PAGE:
Pattison’s second whodunit, once again featuring former Chinese Public Security Investigator Shan Tao Yun, is longer, more complicated—and, alas, more repetitious than his Edgar Award-winning debut, The Skull Mantra (1999).
Shan, just released from a slave labor camp and now studying Tibetan Buddhism in a secret monastery, complains at several points of being lost in the forbidding wilderness just north of the Indian border. The author offers this image as a metaphor for Shan’s agonizing quest to understand himself, his Chinese origins, and the terrible atrocities the Chinese government condones to break the back of the Tibetan people, but “lost” is also a regrettably apt description of how readers may feel as they try to navigate Pattison’s convoluted plot. Sent as part of a delegation of monks to solve the mystery of a Tibetan teacher’s murder at a distant capitalistic commune, Shan encounters a Khazakh couple carrying a dying child whom, they claim, was savagely butchered by a demon. Shan’s mentor, a monk named Gendun, disappears into the wilderness, leaving Shan to explore the strange relationships among the capitalist commune, a cruel political rehabilitation camp, a group of laptop-toting resistance fighters who call themselves the Maos, a cadre of lethal Chinese soldiers, and a vengeful female prosecutor seemingly intent on persecuting as many Tibetans she can find. More corpses, including a smuggler and other children, pile up as Pattison makes too frequent use of the device that made his debut thriller so marvelous: in the most desolate, lifeless places, Shan discovers hidden caverns, buried cities, a subterranean aqueduct, even an old guided-missile silo. The bulky passages are redeemed by moments of incredible beauty, as when the corpse of the murdered teacher is found inside an ice cavern limned by the handprints ancient and modern visitors.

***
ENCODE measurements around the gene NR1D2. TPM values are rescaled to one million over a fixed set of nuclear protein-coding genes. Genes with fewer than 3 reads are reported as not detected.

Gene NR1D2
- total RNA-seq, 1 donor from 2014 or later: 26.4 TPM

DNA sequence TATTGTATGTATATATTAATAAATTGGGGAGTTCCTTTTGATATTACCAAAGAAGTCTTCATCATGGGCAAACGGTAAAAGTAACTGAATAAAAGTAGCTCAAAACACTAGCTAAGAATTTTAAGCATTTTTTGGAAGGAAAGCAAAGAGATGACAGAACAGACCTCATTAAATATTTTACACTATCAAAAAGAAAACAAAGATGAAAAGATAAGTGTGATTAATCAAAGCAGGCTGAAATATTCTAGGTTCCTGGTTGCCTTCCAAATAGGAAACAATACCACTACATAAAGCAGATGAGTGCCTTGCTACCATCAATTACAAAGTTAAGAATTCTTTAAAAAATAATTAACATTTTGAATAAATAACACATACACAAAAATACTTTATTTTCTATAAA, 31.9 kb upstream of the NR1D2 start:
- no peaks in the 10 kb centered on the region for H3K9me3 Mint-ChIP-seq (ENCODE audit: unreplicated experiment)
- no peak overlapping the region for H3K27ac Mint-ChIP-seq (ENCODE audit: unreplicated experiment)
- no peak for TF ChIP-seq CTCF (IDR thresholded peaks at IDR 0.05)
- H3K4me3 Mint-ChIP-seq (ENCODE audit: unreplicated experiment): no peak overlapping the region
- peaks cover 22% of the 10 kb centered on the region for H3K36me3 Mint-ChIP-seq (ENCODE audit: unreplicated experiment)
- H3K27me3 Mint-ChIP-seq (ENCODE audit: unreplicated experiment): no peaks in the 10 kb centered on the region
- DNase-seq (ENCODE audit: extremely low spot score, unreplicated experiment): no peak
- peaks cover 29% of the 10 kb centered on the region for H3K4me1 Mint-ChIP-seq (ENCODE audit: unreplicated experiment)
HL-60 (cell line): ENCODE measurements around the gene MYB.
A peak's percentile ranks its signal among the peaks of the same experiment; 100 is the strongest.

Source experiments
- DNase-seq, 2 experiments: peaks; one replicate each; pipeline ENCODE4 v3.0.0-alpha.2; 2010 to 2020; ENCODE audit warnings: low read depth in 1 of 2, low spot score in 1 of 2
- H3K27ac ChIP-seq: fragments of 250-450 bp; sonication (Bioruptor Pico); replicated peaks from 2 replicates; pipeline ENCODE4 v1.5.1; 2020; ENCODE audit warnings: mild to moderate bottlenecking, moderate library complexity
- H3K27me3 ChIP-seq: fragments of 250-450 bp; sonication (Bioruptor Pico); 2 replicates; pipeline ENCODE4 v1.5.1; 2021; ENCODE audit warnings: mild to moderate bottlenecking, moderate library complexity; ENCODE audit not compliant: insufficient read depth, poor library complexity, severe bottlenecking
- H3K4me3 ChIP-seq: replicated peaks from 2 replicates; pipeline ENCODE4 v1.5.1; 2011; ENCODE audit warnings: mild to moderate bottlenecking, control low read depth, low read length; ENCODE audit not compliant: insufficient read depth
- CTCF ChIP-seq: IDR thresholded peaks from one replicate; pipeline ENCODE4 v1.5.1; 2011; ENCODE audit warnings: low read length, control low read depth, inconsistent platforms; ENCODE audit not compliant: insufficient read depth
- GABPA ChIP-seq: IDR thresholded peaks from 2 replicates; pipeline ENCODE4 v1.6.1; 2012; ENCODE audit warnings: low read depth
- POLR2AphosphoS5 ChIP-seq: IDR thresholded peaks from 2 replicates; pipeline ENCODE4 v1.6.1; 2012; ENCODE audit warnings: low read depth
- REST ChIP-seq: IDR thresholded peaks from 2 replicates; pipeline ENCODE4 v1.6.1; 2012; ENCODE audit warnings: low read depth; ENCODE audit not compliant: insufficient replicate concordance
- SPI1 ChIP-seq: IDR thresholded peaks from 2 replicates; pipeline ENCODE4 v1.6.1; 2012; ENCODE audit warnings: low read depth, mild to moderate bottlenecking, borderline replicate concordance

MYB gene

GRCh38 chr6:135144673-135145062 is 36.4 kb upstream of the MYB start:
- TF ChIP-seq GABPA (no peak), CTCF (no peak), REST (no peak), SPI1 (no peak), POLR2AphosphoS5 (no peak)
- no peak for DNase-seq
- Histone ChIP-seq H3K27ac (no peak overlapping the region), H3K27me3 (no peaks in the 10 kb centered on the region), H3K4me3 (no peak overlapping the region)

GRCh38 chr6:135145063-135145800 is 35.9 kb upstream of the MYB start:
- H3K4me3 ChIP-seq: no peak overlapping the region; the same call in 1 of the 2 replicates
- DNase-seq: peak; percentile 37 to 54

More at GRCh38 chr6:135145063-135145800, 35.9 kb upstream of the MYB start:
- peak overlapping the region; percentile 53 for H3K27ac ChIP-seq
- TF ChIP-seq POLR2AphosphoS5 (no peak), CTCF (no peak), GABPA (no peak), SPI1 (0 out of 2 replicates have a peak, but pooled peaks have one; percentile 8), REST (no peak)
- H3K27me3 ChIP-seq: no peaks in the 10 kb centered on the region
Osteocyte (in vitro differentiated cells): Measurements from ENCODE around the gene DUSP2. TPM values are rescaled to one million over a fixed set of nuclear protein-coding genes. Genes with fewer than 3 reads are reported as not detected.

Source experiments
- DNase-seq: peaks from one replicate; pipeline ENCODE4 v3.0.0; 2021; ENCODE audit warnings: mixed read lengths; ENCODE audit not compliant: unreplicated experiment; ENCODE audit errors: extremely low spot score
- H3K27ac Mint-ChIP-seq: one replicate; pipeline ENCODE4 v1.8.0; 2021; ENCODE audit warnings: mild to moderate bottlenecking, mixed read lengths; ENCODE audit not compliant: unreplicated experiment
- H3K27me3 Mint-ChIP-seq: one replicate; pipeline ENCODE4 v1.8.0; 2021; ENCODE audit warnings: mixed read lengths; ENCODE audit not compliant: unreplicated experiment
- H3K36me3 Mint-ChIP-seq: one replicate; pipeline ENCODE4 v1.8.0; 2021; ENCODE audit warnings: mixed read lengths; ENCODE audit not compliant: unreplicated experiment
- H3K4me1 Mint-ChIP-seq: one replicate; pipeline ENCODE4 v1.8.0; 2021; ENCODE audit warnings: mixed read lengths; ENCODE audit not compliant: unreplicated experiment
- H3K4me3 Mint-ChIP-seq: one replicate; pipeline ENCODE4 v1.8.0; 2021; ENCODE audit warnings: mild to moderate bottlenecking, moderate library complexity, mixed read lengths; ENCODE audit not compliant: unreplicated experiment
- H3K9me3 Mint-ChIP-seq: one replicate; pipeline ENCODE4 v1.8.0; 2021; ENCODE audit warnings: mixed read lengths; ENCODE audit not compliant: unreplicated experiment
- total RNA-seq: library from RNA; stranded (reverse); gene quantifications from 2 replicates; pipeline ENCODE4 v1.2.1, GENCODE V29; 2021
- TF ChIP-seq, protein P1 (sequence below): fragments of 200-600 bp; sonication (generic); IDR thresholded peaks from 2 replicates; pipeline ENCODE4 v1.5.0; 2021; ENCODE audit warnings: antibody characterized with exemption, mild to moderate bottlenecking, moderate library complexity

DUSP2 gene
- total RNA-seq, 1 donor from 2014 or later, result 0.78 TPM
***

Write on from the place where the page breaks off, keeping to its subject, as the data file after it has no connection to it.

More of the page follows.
Awkward and unsure, but animated by Pattison’s fascinating overlay of Buddhist spirituality on the familiar whodunit formula.